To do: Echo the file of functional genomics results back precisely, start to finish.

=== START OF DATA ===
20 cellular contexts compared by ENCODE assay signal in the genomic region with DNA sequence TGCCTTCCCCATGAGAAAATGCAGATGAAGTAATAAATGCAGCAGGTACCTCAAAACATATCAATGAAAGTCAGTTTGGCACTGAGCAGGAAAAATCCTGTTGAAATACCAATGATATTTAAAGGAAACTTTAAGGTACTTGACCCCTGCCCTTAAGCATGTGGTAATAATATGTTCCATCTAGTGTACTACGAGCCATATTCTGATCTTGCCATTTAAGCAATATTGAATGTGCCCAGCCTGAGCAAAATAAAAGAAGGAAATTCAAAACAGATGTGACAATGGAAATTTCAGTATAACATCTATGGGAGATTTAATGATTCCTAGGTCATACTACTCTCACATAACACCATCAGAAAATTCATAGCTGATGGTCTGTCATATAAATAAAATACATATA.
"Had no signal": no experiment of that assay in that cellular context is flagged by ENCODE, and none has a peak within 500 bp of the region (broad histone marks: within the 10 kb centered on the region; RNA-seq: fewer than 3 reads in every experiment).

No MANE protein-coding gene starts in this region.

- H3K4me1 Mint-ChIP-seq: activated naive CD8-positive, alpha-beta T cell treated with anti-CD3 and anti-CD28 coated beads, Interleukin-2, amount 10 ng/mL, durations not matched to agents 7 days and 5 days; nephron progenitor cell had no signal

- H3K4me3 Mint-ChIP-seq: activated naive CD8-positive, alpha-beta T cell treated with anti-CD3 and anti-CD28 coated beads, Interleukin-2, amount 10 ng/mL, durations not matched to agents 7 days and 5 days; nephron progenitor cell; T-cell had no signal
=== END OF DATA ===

20 cellular contexts compared by ENCODE assay signal in the genomic region with DNA sequence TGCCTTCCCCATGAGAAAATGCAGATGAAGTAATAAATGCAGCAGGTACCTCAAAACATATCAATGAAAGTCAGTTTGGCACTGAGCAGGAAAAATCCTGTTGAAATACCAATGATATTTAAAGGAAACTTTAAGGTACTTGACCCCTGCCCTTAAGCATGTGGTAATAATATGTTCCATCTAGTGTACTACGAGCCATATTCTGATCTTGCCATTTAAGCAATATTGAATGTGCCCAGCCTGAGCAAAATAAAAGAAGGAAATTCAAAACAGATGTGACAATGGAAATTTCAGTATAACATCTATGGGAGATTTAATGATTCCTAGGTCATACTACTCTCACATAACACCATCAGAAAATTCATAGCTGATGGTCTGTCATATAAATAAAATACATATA.
"Had no signal": no experiment of that assay in that cellular context is flagged by ENCODE, and none has a peak within 500 bp of the region (broad histone marks: within the 10 kb centered on the region; RNA-seq: fewer than 3 reads in every experiment).

No MANE protein-coding gene starts in this region.

- H3K4me1 Mint-ChIP-seq: activated naive CD8-positive, alpha-beta T cell treated with anti-CD3 and anti-CD28 coated beads, Interleukin-2, amount 10 ng/mL, durations not matched to agents 7 days and 5 days; nephron progenitor cell had no signal

- H3K4me3 Mint-ChIP-seq: activated naive CD8-positive, alpha-beta T cell treated with anti-CD3 and anti-CD28 coated beads, Interleukin-2, amount 10 ng/mL, durations not matched to agents 7 days and 5 days; nephron progenitor cell; T-cell had no signal